For me, drawing does not begin and end with the connection of materials: pen to paper, charcoal to wall, or knife to clay. It starts with a thought that grows, leading to the collection of tools, the gathering of materials, the curating of objects. Through a process of realigning the broken, the accidental and discarded, new narratives are written.
My studio practice is often based on the actions of a collector ... items are found, and squirrelled away, to be brought out of hiding at various points in time, and temporarily married to other objects as a way of seeking out new narratives. The window sills, shelves and huge table, provide a great framework to try new pairings, and seek out new stories.
But sometimes, there is nothing that needs to be done, aside from an intervention to rescue and present what is already there. My latest collection is of around 30 unwanted hardback books, all part of The Thriller Book Club. Faded, scribbled, torn and tatty, they are more beautiful than I can say ... thank you Brenda x
The first time I visited the Centre Pompidou was as an innocent art student over 30 years ago. In the same year I had my first introduction to the works of Cy Twombly at a small gallery in Cork Street, London. His works reduced me to tears, and still do. It is fair to say my path through life has been forever steered by that time.
twombly (verb) :
To hover thoughtfully over a surface, tracing glyphs and graphs of mischievous suggestiveness, periodically touching down amidst discharges of passionate intensity.
twombly (noun) :
A line with a mind of its own.
Simon Schama: Cy Twombly at the Hermitage. 50 years of works on paper, 2004
Also on show in Paris are two smaller Twombly related exhibitions, both at The Gagosian gallery. The first, Orpheus, is a beautifully staged exhibition of some of Twombly's works on paper, which until now have not been brought together.
To complement these works, the Gagosian are also showing an intimate exhibition of poetic photographs by Sally Mann, selected from her time spent photographing Twombly and his studio: Remembered Light, Cy Twombly in Lexington.
In light of Twombly's death in 2011, and the knowledge that his studio will never again know his presence, Mann's photographs feel particularly intimate, and we are aware of the ability of a photograph to turn the present into a memory. Stunning.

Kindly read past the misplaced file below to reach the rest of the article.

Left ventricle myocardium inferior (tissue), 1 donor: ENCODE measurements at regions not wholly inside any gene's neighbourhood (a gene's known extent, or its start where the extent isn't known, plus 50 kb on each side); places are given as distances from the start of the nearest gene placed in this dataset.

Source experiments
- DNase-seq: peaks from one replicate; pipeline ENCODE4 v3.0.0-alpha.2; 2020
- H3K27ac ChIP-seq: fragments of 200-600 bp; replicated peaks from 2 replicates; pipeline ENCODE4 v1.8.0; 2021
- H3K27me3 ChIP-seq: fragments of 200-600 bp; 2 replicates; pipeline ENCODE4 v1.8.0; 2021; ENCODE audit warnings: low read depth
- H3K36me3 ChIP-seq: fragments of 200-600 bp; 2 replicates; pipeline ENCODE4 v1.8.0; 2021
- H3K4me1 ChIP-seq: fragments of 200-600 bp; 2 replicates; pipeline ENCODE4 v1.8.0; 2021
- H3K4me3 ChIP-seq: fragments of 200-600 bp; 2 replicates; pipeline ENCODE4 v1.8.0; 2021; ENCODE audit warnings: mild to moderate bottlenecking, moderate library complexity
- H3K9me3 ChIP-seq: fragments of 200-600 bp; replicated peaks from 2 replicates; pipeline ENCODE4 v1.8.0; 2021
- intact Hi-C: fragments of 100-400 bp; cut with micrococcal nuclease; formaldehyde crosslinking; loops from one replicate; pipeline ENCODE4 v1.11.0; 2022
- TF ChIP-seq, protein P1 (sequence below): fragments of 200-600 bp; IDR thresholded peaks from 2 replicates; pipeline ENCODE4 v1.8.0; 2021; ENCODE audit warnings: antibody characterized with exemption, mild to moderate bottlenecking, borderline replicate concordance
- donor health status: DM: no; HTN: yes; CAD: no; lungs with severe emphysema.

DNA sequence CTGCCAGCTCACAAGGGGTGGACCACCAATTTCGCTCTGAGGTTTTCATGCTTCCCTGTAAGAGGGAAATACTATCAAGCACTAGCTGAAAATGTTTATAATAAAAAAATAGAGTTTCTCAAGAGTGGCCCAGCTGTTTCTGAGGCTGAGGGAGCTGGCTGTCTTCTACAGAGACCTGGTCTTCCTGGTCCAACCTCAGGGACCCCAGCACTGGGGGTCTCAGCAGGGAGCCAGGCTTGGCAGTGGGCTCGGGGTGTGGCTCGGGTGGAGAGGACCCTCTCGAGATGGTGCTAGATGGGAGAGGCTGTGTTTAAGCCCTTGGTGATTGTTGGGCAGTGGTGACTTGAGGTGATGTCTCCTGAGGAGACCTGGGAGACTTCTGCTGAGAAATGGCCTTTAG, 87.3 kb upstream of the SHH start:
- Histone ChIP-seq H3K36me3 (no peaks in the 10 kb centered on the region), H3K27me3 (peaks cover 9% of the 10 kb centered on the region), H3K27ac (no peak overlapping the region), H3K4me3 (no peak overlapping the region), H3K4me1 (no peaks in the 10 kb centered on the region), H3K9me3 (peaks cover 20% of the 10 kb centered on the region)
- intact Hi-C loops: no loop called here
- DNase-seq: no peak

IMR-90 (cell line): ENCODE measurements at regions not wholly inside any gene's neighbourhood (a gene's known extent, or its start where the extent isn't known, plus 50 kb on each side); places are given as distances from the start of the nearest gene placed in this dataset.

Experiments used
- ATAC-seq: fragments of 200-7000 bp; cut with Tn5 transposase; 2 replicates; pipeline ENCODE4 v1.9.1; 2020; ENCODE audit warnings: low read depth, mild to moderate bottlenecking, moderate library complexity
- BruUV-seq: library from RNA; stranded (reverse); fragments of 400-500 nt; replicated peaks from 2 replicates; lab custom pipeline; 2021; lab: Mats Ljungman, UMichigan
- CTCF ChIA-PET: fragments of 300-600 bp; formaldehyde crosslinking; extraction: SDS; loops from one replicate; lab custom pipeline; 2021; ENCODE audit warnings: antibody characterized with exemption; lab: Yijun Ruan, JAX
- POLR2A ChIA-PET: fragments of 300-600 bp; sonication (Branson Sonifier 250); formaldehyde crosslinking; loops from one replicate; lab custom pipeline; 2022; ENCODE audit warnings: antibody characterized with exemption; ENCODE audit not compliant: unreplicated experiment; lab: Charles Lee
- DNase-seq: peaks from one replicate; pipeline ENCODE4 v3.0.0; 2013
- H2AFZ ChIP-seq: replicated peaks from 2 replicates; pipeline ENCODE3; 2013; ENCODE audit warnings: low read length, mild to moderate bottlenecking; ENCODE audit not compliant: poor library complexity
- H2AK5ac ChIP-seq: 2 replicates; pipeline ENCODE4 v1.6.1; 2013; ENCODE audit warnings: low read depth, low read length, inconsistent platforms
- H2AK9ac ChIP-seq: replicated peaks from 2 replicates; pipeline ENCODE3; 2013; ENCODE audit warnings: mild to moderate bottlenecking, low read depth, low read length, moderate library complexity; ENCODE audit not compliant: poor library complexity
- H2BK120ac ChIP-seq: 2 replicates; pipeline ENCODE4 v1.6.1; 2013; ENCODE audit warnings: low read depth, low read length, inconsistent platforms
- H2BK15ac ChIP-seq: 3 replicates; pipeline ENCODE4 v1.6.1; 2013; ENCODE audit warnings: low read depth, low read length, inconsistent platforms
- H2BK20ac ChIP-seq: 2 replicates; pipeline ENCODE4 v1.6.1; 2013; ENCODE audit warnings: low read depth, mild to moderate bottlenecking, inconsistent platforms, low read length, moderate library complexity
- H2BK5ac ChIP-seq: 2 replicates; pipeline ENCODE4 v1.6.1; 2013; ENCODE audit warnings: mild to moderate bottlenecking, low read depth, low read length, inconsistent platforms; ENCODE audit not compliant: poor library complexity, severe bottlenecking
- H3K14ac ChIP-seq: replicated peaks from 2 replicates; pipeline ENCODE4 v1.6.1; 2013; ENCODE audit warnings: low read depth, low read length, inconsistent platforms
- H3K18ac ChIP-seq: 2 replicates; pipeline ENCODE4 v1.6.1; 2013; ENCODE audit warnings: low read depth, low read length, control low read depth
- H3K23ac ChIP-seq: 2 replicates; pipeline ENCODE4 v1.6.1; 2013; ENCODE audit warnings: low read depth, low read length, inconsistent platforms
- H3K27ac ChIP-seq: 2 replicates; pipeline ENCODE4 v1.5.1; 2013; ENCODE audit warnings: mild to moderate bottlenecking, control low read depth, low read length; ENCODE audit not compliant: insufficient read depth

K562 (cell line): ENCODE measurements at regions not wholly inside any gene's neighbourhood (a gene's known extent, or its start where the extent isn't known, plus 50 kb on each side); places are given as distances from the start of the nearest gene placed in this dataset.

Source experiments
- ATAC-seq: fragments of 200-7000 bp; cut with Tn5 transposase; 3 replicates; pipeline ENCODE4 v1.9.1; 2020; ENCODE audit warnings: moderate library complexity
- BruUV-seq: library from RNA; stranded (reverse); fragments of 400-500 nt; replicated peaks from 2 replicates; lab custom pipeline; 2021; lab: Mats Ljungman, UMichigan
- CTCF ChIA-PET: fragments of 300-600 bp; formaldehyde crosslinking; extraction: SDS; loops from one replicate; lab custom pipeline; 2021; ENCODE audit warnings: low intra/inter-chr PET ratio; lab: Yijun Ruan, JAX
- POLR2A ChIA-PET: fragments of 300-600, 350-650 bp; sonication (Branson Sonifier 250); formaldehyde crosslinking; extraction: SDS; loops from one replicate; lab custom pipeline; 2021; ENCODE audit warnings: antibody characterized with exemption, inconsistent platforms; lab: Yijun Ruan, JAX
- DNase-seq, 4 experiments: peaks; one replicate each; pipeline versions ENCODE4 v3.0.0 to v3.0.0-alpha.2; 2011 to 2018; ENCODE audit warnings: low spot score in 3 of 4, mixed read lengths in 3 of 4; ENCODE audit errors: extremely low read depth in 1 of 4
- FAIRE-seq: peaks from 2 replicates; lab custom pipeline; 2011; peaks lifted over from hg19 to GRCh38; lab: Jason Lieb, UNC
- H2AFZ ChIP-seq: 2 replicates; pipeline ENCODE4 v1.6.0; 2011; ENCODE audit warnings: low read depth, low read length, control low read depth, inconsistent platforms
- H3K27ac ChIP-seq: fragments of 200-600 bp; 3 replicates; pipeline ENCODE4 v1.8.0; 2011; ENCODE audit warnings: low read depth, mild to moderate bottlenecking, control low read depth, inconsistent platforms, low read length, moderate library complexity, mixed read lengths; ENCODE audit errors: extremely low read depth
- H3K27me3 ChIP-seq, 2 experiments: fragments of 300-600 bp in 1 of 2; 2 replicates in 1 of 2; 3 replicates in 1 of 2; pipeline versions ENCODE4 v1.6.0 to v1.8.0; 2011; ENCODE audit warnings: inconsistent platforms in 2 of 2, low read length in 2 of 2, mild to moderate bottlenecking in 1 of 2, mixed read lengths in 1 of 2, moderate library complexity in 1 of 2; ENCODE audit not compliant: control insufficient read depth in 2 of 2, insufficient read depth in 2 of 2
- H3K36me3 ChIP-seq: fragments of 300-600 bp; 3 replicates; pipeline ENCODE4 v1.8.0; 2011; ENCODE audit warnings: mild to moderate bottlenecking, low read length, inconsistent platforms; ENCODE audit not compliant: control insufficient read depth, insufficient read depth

1. caught in or as if in a tangle
2. involved in an undesirable situation from which it is difficult to escape
If there was an exhibition from which it would be difficult to escape, I can think of worse places to be trapped than the current exhibition at Turner Contemporary in Margate, "entangled" - an exhibition of over 40 international artists who explore materiality, particularly in respect of thread, stitch and fabric, in their work.
The works on show vary in scale from minute grass seed heads, to a ceiling high column made from taut horse hair, but all have something more important to say than their initial forms and humble materials initially suggest.
The first work to grab my attention was Geta Bratescu's Bound Fan - a wooden hand held fan, rendered impotent by being bound tightly shut by a single, delicate thread. There is something intriguing by the notion of the functional being rendered useless by such a gentle intervention. Susan Hiller's Painting Blocks echo this idea of contradiction - oil paintings on canvas, cut and bound with thread into a stacked block, so that the original painting is both present and absent at the same time.
Other notable exhibits include Karla Black's What to ask of others - a large sheet of pale pink polythene, draped and suspended in the gallery space. The work acts as both painting and sculpture, and we are forced to reexamine our understanding and expectation of a familiar, often disposable, material. Stunning.
Thoughts, works, adventures and responses from the studio and beyond